NASA has not landed a craft on Mars since the Curiosity Rover, the plucky aluminium-wheeled probe that has been investigating since 2012 whether life ever existed on the barren planet.

That looks set to change on November 26, when NASA's Mars Interior Exploration using Seismic Investigations, Geodesy and Heat Transport (InSight) lander is expected to drop through the Martian atmosphere and onto the surface.

So what do we know about the InSight robot, which is armed to the teeth with scientific instruments?

Comment: See also:
NASA InSight team on course for Mars touchdown November 26


'Humongous fungus' in Michigan weighs 440 tons and is 2,500 years old

Armillaria gallica fungus on a scrap of wood.
© James B. Anderson
Evidence of the Armillaria gallica fungus on a scrap of wood.
It's nicknamed the "humongous fungus"-an unusually large fungal growth belonging to a single genetic individual. An updated analysis of this gigantic fungal beast shows it's substantially larger and older than scientists initially thought.

This single genetic individual, known as C1, belongs to a species of fungus called Armillaria gallica, otherwise known as the honey mushroom. When University of Toronto biologist James B. Anderson first studied this large growth in 1992, he was astounded by its sheer size. Anderson and his colleagues estimated that it was 1,500 years old, weighed 100,000 kilograms (110 tons) and covered around 37 acres (15 hectares) of forest floor in Michigan's Upper Peninsula. The C1 specimen, which has latched onto hundreds, if not thousands, of tree roots, was declared to be among the largest and oldest organisms on Earth.

Nearly 30 years later, and as a final scientific act before his retirement, Anderson decided to return to the Michigan forest to take more precise measurements of C1 and to see if its cells had changed over the decades.

Looking at hundreds of samples taken from 2015 to 2017, Anderson had to revise his earlier estimates. As he points out in his updated study, the gigantic fungus is actually closer to 2,500 years old and it weighs around 400,000 kilograms, or 440 tons. The growth covers about 173 acres (70 hectares), which is roughly the same size as the total floor area of the Pentagon building.


Grave ethical concerns: Chinese scientist claims to have created the first gene-edited babies

© Mark Schiefelbein/AP
A scientist at work at a laboratory in Shenzhen in southern China. Many mainstream scientists have denounced the Chinese report as human experimentation.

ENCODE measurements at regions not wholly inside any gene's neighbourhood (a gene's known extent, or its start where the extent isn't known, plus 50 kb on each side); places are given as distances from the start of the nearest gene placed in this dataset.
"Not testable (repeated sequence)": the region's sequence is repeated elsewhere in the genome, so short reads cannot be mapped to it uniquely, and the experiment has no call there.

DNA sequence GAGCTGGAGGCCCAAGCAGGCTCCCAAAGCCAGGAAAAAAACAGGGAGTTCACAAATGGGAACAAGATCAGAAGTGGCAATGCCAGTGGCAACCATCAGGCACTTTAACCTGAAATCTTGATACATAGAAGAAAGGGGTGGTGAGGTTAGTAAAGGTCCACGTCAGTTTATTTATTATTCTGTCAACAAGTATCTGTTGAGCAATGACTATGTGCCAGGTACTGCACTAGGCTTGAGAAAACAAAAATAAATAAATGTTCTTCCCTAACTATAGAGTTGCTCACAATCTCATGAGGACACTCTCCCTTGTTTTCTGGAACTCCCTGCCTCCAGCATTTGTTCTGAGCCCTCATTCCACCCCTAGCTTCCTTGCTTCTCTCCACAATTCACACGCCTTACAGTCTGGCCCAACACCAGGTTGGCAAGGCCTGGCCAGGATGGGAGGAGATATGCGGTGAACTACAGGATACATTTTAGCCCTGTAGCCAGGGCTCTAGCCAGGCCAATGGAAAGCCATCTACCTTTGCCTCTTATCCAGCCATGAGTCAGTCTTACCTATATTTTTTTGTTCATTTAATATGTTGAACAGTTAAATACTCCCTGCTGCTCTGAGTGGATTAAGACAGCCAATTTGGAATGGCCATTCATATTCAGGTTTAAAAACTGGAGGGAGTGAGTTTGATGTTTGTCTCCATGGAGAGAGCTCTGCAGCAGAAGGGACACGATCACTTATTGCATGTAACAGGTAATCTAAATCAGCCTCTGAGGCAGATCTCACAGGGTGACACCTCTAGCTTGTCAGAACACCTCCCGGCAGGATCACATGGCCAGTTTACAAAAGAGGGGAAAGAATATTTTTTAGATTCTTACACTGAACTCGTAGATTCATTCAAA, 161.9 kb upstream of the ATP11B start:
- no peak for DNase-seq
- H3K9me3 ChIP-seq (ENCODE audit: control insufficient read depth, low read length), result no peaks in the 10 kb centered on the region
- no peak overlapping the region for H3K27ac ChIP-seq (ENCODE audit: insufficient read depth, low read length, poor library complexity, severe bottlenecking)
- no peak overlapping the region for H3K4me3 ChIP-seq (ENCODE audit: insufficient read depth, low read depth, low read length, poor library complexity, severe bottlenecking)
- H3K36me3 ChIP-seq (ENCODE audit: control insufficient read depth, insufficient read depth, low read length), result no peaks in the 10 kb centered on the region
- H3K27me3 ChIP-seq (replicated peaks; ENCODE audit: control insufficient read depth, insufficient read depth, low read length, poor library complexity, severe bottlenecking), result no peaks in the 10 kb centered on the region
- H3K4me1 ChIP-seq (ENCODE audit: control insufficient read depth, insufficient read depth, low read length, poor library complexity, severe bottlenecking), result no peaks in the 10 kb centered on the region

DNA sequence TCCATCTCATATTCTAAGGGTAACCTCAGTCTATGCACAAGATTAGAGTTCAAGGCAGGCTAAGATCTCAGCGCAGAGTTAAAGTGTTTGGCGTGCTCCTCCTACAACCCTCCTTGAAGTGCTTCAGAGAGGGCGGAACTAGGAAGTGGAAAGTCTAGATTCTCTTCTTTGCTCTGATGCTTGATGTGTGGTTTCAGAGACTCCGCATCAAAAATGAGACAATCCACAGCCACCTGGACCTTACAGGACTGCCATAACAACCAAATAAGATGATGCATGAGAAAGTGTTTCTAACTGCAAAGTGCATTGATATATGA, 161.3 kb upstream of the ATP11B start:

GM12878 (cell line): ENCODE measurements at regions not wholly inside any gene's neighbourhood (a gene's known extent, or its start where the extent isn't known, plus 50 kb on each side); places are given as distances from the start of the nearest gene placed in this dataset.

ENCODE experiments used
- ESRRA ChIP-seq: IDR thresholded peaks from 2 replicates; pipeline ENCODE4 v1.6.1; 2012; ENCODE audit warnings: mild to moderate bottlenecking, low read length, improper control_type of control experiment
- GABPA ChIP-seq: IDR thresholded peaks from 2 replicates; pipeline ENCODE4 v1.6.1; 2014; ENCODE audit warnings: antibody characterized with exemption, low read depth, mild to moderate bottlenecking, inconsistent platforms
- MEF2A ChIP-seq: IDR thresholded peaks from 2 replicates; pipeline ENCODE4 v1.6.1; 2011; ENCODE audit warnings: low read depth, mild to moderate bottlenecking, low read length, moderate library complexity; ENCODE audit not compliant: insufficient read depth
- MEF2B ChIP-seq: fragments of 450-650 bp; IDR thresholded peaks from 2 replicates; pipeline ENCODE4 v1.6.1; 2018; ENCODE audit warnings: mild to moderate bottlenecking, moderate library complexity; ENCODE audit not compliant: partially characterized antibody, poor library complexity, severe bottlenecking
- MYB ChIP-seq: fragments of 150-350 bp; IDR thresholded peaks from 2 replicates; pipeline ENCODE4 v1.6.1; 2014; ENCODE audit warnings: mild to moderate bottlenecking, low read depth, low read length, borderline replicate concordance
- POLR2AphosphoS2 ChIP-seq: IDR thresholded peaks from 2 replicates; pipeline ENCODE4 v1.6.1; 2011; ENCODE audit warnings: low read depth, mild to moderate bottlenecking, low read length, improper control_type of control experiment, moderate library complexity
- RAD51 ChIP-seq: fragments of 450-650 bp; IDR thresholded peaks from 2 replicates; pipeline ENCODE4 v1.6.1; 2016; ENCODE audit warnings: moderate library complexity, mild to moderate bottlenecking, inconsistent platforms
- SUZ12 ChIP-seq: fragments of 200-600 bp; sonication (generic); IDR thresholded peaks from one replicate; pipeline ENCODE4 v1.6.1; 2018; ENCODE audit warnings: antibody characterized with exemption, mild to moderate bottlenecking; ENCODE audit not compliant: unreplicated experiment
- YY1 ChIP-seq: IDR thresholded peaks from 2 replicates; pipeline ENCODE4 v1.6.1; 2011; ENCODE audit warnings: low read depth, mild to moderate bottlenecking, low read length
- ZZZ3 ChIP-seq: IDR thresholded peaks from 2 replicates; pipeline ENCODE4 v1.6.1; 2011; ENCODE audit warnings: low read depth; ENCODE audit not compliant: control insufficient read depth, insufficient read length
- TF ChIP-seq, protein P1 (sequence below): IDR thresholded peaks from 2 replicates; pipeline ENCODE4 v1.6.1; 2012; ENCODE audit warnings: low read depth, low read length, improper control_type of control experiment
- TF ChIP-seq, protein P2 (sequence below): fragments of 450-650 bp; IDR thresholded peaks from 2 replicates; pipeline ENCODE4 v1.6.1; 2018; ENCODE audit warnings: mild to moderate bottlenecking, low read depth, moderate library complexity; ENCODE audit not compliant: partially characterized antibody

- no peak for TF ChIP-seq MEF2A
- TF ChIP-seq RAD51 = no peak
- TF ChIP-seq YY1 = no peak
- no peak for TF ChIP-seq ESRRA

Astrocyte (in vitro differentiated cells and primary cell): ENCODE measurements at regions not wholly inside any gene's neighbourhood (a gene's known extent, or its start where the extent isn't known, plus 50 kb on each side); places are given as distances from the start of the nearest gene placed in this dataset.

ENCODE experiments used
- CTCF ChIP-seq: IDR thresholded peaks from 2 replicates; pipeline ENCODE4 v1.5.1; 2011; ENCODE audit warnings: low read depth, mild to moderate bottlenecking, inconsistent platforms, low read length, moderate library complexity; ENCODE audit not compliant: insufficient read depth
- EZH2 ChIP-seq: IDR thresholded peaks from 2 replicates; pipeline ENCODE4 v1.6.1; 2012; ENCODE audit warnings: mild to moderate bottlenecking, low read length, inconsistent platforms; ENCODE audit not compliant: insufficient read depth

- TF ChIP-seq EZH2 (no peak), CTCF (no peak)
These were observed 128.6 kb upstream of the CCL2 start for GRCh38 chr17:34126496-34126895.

A scientist in China claims to have created the world's first genetically edited babies, in a potentially ground-breaking and controversial medical first.

If true, it would be a profound leap of science and ethics. This kind of gene editing is banned in most countries as the technology is still experimental and DNA changes can pass to future generations, potentially with unforeseen side-effects.

Many mainstream scientists think it is too unsafe to try, and some denounced the Chinese report as human experimentation.

The researcher, He Jiankui of Southern University of Science and Technology in Shenzhen, said he altered embryos for seven couples during fertility treatments, with one pregnancy resulting so far. He said his goal was not to cure or prevent an inherited disease, but to try to bestow a trait that few people naturally have: an ability to resist possible future infection with HIV.


Elon Musk considers future move to Mars despite "good chance you die there"

elon musk
© David McNew/AFP/Getty Images
Elon Musk speaks near a SpaceX Falcon 9 rocket in September 2018. 'We think you can come back but we're not sure.'
Elon Musk is considering moving to Mars, and gives himself a 70% chance of doing so.

"I know exactly what to do," the billionaire Tesla founder told Axios on HBO, in an interview to be broadcast on Sunday night. "I'm talking about moving there."

He also implied that such a move might be permanent, saying: "We think you can come back but we're not sure."

The Axios website trailed the interview a day before the scheduled Mars landing of the Insight spacecraft. According to the Associated Press, the Nasa vehicle will use "a mechanical mole to tunnel 16ft deep to measure internal heat, and a seismometer to register quakes, meteorite strikes and anything else that might start the red planet shaking".

Musk, 47, has spoken about his ambition to travel to Mars before. Speaking to Axios, he named the odds - a 70% chance - that he will live to ride one of his SpaceX rockets and explore the red planet.

Comment: Better Musk be the pioneer than some other poor soul: